fee me laugh me to scorn, they shoot out their Lips, and stake their Heads, faying, He trusted in the Lord, that he would deliver him, let him deliver him, if he would have him. I am poured out like Water, and all my Bones are out of Joint; my Heart also in the Midst of my Body is like melting Wax. My Strength is dried up like a Potsherd, and my Tongue cleaveth to my Gums, and thoustalt\ bring me into the Dust of Death: For many Dogs are come about me, and the Council of the Wicked layeth Siege against me. They pierced my Hands and my Feet, I may tell all my Bones; they stand flaring and looking upon me: They part my Garments
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S E R M. amongst them, and cast Lots upon my Vesture, Of the last of which Words it is very re* maskable, that the very Form of yefufs Clothes concurred to fgive them an exact Completion. For his Coat being without Seam, woven from the Top throughout, was the Occasion of the Soldiers casting Lots for ift whose it Jhould be, John xix. 23, 24. In a Word, this whole Psalm was so applicable tQ the Passion of our Saviour, and so exact a Description of that tragical Scene, that it was thought our Blessed Lord repeated the whole of jt; and that the Words mentioned in the Evangelists, as then spoken by him, My God, my God, why hast thou forsaken me? was mentioned only as the Title of the Pjalm recited by him, as we now call the 95th Psalm, theVenite,Exultemus3 the 100th the Jubilate, and every one, by the Words with which they begin, as you may fee at she Head of every Pjalm in your Common Prayer Books.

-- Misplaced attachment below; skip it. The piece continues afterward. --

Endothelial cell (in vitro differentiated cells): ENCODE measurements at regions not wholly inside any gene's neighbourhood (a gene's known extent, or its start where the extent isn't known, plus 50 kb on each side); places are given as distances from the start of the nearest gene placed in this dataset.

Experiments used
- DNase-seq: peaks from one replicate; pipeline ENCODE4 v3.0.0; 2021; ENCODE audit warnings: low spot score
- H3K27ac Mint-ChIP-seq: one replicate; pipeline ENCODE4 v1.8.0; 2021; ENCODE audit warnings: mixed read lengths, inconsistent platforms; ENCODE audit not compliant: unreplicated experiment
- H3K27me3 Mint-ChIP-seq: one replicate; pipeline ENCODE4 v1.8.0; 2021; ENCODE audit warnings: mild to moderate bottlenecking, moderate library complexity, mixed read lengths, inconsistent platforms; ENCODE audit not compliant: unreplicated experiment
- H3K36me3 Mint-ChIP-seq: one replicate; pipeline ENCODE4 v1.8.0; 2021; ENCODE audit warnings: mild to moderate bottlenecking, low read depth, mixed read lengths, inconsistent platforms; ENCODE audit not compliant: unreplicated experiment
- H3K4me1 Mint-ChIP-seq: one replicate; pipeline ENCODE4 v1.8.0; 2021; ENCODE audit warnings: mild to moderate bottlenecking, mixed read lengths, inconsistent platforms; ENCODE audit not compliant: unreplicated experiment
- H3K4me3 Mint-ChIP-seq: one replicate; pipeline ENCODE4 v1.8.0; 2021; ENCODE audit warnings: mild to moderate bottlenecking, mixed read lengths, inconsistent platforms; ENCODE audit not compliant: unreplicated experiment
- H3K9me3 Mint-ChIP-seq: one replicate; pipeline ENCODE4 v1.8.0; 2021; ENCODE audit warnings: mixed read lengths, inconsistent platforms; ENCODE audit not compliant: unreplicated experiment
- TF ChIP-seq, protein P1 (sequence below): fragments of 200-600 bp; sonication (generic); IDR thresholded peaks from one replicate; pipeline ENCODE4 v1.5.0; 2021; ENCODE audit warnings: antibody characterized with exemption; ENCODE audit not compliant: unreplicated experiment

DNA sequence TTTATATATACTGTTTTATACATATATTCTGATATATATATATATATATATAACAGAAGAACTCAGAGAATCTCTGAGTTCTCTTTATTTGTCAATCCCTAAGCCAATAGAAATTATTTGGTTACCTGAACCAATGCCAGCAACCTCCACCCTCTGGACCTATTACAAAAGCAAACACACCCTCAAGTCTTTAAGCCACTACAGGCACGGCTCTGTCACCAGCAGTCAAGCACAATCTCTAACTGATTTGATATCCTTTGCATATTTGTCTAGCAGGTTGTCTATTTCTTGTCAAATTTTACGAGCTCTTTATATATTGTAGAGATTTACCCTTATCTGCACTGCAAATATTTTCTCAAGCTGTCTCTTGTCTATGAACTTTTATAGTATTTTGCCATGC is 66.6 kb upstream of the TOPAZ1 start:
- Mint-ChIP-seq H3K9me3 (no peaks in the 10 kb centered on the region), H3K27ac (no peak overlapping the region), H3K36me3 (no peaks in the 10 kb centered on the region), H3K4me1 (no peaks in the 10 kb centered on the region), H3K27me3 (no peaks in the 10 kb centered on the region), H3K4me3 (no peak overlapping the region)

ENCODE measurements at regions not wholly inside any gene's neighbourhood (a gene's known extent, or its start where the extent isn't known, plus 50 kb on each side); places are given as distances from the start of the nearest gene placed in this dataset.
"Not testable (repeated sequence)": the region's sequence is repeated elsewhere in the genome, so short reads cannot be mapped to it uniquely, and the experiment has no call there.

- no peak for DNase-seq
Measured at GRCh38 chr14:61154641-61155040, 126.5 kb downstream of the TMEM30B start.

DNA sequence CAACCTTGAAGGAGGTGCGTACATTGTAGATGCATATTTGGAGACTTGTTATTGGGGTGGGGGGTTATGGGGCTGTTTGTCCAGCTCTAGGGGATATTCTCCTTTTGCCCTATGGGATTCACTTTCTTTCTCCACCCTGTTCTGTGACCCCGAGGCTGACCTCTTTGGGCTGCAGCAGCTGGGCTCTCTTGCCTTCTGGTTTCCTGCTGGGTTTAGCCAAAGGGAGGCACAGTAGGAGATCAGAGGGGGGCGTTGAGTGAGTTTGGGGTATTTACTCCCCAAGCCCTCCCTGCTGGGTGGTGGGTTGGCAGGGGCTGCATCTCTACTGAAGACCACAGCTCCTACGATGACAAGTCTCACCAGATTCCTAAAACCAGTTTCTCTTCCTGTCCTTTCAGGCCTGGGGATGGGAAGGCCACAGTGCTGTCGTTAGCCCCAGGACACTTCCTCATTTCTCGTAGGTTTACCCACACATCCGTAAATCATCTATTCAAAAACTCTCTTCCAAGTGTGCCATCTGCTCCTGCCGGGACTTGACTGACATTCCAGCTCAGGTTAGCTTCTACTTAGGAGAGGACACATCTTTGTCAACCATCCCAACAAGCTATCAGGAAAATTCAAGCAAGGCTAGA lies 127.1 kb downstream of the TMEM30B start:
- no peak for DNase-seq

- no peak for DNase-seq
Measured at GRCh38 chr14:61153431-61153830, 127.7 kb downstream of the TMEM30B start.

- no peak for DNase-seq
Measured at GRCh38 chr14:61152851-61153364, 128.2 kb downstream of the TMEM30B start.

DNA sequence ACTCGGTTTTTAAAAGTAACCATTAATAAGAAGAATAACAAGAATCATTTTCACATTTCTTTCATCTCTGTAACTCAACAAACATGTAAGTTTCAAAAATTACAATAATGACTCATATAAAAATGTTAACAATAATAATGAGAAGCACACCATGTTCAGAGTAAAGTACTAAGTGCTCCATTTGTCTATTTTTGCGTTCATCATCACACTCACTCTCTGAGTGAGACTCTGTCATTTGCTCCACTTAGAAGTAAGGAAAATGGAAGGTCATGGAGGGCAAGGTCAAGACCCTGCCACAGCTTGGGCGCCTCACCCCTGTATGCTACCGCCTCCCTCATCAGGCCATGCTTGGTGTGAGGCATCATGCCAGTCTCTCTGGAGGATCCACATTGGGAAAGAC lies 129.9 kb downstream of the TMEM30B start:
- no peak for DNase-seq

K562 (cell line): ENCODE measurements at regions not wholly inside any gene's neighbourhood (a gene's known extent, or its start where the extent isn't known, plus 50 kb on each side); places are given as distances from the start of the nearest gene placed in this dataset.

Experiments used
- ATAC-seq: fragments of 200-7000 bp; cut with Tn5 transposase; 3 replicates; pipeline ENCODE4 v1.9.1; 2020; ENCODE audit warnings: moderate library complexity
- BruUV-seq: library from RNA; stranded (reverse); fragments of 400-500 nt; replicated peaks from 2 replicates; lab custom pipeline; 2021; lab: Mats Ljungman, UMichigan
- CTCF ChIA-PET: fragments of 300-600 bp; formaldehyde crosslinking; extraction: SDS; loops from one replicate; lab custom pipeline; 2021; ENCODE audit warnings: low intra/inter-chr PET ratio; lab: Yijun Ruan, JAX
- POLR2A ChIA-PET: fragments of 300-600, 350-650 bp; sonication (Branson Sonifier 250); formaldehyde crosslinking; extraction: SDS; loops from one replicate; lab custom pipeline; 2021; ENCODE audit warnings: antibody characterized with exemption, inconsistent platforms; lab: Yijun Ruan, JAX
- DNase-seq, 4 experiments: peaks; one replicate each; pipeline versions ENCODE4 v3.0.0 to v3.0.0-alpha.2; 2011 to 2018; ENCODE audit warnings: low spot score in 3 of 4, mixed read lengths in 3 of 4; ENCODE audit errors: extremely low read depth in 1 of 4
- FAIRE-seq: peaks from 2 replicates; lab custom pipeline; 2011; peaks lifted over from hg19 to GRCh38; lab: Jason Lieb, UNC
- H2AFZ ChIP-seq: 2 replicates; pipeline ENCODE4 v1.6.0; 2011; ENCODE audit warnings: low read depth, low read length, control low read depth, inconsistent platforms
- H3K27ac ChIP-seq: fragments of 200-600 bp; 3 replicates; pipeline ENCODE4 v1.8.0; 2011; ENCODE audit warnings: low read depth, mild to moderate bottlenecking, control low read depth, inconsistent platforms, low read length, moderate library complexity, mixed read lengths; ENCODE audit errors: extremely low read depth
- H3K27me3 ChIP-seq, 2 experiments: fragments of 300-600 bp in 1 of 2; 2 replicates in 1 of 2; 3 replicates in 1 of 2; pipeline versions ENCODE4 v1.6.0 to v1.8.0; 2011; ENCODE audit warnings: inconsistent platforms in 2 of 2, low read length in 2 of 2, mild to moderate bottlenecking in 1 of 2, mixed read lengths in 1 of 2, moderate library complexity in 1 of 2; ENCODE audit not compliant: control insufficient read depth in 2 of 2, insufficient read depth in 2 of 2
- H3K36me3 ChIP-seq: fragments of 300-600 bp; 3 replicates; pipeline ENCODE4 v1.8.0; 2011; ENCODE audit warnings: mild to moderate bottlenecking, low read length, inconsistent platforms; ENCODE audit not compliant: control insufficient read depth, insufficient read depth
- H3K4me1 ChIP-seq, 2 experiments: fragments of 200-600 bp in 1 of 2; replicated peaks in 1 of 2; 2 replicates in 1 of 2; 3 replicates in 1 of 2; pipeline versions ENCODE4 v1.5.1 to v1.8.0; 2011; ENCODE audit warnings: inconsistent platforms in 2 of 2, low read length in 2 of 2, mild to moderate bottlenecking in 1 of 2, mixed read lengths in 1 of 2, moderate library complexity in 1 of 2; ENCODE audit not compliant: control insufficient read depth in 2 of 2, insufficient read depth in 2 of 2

But to keep to the Subject of my Discourse j we read again in Psalm lxix. 22. that the Pfalmist in the Person of Christ complains-—They gave me Gall to eat, and when I was thirsty they gave me Vinegar to drink: Words that could never be true literally of
"David, David, and therefore must respect that fur- S R R M. ther Completion of them at the Crucifixion 1 of ye/us; for which, when he had cried out in an Agony, I thirst—they ran, and filled a Spunge, and gave him Vinegar to drink mingled with Gall, John xix. 28.
And as thus in his Passion, so after his Death, we find all Things fulfilled in Jesus of Nazareth, which the Prophets foretold should come to pass of the Messiah. He made his Grave with the Wicked, and with the Rich in his Death, Ifai. liii. 9. faith Isaiah of the Christ: And as the Thieves were buried with whom he was crucified, so was He: Only Jesus was laid in the Tomb of Joseph, a rich and a good, and a just Man of Arimathaa, and an honourable Counsellor. As to his speedy Resurrection from the Dead, the Royal Prophet is carried out into such Raptures of Divine Trust and Holy Hope, as cannot with any Propriety of Speech belong to any but the Christ; and therefore of Him prophetically must David fay, Thou wilt not leave my Soul in Hell, neither /halt thou suffer thine Holy One to see Corruption: Pfa. xvi. 10. For as St. Peter observes, The Patriarch Davt'd himself, is both dead and buried, and bis Sepulchre remains unto this Day: Therefore G 4 being